Guess Which Piece of Crap Armond White Called a 'Humanist Work of Art'?
NY Press critic Armond White and I have had our differences but not strictly due to his unfailing contrarian streak. The man who last week vilified the roundly beloved Toy Story 3 has this week managed to join the 8 percent of critics willing to stand behind Grown Ups -- a film that hangs its hat on the attenuation of fart jokes, peeing in pools and 4-year-olds breastfeeding. But! It's not that he doesn't get it. The "humanist" joke is on you, dear reader -- all the way down to the Mike Leigh and Jean Renoir comparisons. Seriously.
I'm loath to call Armond or any critic "wrong" in any context, but, well, this certainly doesn't sound right:
It's inspiring to see Adam Sandler bounce back from last year's Judd Apatow catastrophe Funny People with the cheerful and surprisingly heartfelt Grown Ups. Instead of inflating a self-congratulatory stand-up comic's convention, Grown Ups offers a reunion of 1970s junior high school basketball teammates (Sandler, Kevin James, David Spade, Rob Schneider, Chris Rock) and shows how they struggle to achieve maturity--even as adult males vacationing with wives and children. It's as if Sandler realized what was so false and ineffective about Funny People: the coddling sarcasm, ethnic self-pampering and egotism presented as an enviable part of L.A. comics' privileged lifestyles. [...]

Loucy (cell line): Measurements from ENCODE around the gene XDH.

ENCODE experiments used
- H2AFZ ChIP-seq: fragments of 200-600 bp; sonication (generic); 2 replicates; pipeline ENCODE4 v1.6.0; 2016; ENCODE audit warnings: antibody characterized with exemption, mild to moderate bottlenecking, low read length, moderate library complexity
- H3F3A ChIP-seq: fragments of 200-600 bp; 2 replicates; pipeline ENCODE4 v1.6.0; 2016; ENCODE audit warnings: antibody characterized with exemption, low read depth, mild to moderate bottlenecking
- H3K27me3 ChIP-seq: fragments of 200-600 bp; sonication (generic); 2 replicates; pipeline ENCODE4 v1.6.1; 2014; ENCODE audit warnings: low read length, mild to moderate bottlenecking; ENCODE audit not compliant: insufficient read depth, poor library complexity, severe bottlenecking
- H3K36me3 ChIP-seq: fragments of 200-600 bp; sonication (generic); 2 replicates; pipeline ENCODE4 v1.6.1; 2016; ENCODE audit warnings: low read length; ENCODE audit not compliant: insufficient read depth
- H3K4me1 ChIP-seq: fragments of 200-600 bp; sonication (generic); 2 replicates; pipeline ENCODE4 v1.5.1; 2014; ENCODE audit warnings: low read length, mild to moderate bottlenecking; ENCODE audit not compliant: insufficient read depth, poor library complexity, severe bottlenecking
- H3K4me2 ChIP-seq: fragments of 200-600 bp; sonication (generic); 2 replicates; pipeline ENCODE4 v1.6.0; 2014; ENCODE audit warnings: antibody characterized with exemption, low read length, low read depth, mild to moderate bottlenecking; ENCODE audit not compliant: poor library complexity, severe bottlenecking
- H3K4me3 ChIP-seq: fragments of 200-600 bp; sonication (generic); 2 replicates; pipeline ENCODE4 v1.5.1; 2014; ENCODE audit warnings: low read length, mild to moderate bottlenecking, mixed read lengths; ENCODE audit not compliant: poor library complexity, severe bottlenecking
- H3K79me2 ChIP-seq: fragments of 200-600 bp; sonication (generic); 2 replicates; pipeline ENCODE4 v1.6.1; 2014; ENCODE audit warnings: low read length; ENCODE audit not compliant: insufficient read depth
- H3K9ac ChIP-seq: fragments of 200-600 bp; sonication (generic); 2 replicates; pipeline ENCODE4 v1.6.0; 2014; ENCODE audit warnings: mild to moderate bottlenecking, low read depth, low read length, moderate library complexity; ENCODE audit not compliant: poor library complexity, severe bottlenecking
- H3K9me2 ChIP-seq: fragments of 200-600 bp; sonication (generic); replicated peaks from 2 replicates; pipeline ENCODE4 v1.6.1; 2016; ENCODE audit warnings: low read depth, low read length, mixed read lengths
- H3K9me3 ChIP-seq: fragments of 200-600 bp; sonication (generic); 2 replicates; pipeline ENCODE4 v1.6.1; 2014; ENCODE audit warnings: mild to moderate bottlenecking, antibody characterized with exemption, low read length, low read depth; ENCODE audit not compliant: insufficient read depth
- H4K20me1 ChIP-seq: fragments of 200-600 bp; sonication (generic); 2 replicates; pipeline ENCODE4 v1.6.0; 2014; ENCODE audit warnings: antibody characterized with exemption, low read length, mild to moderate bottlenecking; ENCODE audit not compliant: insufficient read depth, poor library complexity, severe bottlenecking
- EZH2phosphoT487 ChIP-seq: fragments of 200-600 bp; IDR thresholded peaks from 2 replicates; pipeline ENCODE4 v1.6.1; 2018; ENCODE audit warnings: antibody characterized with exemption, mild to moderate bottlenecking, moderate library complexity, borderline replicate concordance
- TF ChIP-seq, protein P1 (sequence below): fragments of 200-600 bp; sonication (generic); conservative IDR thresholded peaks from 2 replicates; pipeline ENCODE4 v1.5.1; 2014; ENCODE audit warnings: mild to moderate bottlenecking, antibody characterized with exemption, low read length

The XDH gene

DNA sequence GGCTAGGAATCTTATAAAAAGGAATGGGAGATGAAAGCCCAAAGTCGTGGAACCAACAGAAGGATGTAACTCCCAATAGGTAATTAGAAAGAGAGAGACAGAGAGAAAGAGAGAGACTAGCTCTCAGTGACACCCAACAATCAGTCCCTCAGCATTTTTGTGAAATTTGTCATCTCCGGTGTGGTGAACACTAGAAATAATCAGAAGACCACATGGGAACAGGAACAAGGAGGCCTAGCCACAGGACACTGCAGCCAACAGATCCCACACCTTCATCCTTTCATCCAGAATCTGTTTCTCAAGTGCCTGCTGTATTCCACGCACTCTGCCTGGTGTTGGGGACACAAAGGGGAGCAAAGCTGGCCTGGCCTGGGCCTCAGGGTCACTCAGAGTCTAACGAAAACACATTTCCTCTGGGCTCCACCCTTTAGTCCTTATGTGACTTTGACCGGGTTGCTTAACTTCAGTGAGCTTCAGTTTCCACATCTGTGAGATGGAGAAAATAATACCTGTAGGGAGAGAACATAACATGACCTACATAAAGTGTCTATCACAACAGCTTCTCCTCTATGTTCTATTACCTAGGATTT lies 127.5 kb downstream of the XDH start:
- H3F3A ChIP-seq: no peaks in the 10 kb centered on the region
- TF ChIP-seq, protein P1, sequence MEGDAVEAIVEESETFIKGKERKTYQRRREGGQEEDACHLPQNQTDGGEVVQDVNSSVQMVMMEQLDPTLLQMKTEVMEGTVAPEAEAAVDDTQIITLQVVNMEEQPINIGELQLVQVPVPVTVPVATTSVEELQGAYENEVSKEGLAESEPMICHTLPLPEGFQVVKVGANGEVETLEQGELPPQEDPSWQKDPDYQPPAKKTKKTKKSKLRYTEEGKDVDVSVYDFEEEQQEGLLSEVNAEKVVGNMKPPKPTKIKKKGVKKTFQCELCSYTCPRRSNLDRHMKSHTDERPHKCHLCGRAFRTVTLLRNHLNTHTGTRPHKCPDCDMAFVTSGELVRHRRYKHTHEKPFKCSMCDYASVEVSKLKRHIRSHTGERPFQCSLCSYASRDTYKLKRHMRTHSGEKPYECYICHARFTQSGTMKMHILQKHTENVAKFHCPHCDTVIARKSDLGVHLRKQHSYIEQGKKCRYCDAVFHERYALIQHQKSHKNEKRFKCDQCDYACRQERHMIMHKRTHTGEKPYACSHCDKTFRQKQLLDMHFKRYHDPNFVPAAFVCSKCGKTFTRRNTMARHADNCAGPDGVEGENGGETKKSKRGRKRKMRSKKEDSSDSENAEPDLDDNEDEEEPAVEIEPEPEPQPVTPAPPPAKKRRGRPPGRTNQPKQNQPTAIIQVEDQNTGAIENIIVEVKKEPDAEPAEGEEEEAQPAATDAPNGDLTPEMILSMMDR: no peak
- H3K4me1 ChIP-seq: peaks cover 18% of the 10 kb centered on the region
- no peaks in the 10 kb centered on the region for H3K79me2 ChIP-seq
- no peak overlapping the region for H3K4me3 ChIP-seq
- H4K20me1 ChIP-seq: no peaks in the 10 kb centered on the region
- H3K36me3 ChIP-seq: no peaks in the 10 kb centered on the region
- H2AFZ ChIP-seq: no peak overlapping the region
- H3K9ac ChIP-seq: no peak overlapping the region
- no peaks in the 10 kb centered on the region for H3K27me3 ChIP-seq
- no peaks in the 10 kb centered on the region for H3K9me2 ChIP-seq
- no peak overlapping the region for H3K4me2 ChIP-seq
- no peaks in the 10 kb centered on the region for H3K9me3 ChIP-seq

Sandler's reckless comedy pokes fun at his clique's immaturity. He doesn't pretend to create character studies; rather, he satirizes their common silliness as they revisit adolescent pranks and attitudes. One ploy of Sandler and Fred Wolf's screenplay is to democratize humor--spread affectionate derision all around--by repeating jokes that grow into an appreciation of our full humanity. Note the wet T-shirt ogling that goes from a nubile chick to a middle-aged hausfrau, or the sustained swimsuit-wedgie routine ("That was a man's ass?"). These jokes prove that Sandler isn't class-climbing or youth-pandering like Apatow but affectionately examines the fundamental insecurities of middle-age. [...]
Director Dennis Dugan shows such actorly, egalitarian rapport that Grown Ups surpasses the recent French film The Father of My Children. Grown Ups has a natural, spontaneous sense of how friends of shared sensibility grow apart yet stay instinctively intact. The mocking personalities are never guileful; the insistence on friendship resembles Leigh's insight and Renoir's grace but crossed with stand-up comic candor. Sandler's wardrobe of collegiate T-shirts humorously reveals the missed opportunities Feder never confesses: Grown Ups is nicely subtle about mid-life regret and lifelong promise. Unassuming as it is, Grown Ups' best moments suggest a humanist work of art.
I repeat: "[T]he insistence on friendship resembles Leigh's insight and Renoir's grace." Good thing everybody else left plenty of room on the poster for a blurb, because that is the greatest ever. Don't change, Armond.
· Renoir Lite-Hearted [NY Press]